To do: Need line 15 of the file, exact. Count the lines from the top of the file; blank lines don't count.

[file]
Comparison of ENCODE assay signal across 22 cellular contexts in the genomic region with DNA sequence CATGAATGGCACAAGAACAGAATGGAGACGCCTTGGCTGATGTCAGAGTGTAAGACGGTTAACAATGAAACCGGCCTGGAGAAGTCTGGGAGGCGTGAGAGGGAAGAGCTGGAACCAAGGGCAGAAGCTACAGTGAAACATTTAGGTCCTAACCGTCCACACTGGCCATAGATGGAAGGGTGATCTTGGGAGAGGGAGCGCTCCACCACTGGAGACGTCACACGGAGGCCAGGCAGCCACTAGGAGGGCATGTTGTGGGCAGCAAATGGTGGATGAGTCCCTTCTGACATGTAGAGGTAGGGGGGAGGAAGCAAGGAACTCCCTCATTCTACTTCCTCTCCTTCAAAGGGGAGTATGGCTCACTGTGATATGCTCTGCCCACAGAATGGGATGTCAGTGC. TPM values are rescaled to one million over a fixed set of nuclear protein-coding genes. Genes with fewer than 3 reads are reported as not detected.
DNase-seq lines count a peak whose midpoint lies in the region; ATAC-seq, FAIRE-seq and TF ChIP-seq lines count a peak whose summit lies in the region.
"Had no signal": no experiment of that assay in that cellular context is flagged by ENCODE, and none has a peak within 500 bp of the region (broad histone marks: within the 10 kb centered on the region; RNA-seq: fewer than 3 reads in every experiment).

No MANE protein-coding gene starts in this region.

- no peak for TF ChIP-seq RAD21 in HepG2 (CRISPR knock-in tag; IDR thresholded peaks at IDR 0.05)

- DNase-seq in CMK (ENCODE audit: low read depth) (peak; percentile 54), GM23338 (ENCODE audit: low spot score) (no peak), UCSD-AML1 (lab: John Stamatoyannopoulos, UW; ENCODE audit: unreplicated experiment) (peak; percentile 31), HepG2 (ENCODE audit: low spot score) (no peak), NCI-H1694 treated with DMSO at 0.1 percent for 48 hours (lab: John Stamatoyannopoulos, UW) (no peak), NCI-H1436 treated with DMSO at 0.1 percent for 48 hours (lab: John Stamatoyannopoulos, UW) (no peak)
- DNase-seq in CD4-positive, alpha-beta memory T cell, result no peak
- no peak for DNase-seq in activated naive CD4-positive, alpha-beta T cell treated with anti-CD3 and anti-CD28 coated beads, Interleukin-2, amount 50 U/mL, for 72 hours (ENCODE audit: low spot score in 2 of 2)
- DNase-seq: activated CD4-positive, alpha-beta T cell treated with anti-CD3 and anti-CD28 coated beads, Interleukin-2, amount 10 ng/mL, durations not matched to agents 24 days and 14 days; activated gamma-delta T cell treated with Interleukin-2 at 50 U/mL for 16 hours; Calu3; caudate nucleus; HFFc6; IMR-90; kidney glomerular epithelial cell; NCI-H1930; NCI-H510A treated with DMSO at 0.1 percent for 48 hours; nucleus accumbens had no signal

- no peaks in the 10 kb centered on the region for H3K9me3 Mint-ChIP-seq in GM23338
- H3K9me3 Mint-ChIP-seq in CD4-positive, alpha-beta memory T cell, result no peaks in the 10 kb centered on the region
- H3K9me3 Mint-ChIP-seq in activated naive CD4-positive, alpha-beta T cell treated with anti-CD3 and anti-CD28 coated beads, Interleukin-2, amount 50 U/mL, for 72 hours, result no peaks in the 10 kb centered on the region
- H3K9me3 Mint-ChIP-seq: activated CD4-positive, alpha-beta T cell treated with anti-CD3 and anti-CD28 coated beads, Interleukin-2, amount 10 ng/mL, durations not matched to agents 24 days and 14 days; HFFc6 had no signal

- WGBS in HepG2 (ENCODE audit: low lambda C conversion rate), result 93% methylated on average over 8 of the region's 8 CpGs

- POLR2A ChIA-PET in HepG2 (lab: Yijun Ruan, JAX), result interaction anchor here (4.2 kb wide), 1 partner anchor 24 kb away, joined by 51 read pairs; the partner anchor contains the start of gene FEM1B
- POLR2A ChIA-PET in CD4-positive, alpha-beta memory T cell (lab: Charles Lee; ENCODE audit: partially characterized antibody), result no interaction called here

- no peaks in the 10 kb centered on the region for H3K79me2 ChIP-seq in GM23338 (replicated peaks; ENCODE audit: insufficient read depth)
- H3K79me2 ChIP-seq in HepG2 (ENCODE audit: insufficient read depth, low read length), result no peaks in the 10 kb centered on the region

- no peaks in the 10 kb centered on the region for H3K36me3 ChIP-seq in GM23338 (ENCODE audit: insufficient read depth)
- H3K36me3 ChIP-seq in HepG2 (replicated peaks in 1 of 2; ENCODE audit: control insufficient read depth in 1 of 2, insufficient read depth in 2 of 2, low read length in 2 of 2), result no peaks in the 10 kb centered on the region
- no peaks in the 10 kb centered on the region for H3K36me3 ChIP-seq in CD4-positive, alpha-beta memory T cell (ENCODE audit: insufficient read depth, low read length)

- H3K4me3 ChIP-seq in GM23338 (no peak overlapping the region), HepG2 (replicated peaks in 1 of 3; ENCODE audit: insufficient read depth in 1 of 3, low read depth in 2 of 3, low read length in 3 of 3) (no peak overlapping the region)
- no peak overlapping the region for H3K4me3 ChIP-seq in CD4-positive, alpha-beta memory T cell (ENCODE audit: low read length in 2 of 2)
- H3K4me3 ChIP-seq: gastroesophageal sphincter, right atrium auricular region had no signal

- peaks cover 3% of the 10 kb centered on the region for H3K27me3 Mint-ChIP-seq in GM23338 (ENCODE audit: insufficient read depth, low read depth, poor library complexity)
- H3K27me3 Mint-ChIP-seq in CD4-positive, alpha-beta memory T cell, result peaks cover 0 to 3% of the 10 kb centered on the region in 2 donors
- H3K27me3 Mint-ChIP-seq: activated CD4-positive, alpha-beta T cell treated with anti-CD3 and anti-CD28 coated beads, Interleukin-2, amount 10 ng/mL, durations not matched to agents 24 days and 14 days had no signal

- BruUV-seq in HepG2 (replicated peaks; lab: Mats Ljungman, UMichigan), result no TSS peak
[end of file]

- POLR2A ChIA-PET in HepG2 (lab: Yijun Ruan, JAX), result interaction anchor here (4.2 kb wide), 1 partner anchor 24 kb away, joined by 51 read pairs; the partner anchor contains the start of gene FEM1B